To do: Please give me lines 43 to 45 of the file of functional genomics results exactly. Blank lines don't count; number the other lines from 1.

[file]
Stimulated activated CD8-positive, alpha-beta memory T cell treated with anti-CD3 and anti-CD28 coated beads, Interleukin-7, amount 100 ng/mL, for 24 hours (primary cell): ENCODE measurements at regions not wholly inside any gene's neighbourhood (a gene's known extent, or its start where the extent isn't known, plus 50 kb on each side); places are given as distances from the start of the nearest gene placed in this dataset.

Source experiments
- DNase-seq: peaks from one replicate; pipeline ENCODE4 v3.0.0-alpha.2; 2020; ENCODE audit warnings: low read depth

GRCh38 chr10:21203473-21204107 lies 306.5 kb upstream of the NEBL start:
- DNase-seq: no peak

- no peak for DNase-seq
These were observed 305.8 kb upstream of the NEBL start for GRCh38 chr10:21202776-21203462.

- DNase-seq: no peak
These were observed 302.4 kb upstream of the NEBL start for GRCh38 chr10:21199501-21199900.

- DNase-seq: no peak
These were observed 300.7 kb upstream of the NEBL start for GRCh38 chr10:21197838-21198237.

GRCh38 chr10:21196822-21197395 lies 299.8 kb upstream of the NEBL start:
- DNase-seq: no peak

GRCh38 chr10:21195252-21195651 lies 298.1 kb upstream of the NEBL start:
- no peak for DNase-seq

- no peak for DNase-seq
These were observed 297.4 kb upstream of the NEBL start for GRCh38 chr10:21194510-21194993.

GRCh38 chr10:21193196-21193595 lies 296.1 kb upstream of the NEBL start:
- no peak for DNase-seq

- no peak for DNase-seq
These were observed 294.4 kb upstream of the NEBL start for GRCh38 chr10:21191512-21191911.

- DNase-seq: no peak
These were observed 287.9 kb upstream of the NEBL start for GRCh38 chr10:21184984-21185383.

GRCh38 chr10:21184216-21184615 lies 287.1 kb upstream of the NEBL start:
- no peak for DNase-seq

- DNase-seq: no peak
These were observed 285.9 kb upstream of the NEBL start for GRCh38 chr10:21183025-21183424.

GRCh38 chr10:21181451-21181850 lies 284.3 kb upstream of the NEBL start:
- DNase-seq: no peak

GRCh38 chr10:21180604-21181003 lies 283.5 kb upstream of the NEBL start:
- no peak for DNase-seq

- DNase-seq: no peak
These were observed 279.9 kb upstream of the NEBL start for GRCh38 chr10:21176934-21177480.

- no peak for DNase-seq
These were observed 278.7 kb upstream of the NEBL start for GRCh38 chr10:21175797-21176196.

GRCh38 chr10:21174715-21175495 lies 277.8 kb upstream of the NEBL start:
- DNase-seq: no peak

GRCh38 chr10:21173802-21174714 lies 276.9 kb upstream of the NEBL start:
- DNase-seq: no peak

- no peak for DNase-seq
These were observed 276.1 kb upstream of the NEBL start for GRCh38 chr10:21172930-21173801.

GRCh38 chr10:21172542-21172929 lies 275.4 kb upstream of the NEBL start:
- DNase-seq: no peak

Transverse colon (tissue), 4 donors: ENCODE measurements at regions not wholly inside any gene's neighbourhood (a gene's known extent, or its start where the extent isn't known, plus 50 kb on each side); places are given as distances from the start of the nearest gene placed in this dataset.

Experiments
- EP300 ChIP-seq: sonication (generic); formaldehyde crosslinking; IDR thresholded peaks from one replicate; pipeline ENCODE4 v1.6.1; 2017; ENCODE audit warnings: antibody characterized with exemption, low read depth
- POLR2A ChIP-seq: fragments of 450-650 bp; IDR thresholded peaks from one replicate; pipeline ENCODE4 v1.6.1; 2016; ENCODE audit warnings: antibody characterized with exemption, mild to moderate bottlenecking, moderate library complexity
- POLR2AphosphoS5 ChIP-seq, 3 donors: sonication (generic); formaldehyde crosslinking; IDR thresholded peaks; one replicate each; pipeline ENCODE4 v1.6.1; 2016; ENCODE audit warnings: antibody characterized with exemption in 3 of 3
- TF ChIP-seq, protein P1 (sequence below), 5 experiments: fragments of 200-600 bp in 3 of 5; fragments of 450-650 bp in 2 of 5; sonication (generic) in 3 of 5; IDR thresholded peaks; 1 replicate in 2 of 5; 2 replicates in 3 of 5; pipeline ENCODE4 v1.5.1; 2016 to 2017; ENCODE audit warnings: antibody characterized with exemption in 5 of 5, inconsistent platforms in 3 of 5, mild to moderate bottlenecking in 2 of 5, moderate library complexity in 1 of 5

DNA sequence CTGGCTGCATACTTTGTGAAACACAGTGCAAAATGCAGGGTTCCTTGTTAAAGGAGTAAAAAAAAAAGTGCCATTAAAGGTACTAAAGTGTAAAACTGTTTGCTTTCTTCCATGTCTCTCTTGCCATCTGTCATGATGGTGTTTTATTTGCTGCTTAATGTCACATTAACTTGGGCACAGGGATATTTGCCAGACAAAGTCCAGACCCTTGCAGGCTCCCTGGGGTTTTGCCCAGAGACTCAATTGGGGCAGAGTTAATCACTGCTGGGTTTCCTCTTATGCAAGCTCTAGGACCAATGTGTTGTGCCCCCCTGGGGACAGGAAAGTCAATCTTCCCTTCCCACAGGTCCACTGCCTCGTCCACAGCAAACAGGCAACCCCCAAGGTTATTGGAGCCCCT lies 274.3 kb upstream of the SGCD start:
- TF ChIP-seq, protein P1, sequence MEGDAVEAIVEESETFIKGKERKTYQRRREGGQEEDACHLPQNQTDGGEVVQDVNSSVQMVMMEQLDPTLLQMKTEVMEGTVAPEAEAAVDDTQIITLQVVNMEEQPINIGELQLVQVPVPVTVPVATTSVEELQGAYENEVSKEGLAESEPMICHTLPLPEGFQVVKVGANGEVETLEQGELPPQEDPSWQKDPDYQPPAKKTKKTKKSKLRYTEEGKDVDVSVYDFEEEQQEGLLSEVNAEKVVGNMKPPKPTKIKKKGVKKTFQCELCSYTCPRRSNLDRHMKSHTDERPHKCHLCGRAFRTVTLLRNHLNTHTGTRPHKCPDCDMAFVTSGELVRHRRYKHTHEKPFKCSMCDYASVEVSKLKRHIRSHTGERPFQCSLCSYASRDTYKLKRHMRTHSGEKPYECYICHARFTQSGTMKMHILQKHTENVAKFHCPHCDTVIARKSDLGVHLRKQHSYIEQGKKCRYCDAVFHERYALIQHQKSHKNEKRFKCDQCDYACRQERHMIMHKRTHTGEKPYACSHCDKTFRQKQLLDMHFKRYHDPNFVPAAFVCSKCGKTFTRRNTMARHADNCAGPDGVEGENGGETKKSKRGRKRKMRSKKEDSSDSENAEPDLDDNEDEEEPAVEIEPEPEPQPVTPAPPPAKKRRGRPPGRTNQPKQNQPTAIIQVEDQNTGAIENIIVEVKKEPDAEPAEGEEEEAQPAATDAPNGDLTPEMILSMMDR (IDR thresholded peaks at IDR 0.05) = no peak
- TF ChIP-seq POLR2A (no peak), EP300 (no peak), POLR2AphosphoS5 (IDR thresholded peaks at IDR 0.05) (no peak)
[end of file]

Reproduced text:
- DNase-seq: no peak

Transverse colon (tissue), 4 donors: ENCODE measurements at regions not wholly inside any gene's neighbourhood (a gene's known extent, or its start where the extent isn't known, plus 50 kb on each side); places are given as distances from the start of the nearest gene placed in this dataset.

Experiments